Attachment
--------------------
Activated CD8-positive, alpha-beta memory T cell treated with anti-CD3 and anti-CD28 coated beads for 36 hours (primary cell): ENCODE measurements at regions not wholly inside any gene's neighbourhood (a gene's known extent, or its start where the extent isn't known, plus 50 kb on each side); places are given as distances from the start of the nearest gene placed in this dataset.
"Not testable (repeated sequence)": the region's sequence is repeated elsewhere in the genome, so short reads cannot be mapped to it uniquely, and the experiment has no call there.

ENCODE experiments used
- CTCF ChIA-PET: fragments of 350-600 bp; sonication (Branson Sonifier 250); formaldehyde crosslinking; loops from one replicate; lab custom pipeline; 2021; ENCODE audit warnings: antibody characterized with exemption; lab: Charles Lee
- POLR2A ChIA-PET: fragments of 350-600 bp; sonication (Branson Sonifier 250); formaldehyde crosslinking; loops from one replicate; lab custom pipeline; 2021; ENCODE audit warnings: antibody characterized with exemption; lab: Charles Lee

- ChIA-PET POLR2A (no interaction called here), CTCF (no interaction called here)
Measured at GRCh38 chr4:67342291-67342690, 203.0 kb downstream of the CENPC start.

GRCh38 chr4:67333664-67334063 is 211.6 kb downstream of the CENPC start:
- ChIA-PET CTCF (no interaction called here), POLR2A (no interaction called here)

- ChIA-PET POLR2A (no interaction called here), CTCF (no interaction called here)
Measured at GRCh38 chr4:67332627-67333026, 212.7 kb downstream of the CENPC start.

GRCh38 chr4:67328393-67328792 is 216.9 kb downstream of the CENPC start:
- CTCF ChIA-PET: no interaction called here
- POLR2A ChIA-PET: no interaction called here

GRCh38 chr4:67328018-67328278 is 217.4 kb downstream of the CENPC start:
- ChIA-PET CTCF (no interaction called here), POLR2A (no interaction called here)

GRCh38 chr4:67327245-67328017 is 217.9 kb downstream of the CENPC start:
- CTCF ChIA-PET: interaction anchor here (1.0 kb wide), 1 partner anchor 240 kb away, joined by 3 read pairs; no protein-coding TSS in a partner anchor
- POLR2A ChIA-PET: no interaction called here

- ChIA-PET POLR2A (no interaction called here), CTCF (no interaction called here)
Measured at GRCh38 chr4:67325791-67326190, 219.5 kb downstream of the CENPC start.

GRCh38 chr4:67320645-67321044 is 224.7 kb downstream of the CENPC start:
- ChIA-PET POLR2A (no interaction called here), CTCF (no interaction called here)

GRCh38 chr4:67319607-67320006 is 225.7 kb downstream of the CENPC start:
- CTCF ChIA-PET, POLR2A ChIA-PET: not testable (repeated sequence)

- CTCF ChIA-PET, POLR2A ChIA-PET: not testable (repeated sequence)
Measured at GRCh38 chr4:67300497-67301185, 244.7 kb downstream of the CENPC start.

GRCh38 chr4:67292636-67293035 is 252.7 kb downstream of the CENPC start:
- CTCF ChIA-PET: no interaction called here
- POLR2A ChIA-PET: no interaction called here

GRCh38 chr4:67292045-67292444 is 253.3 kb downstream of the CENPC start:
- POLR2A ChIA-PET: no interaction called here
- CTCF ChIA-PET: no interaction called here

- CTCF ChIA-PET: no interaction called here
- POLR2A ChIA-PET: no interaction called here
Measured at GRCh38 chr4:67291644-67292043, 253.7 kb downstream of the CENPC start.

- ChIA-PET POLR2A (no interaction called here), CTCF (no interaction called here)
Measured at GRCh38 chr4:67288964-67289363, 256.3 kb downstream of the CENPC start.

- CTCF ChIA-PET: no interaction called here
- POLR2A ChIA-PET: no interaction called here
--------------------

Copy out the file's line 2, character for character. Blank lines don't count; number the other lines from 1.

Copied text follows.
"Not testable (repeated sequence)": the region's sequence is repeated elsewhere in the genome, so short reads cannot be mapped to it uniquely, and the experiment has no call there.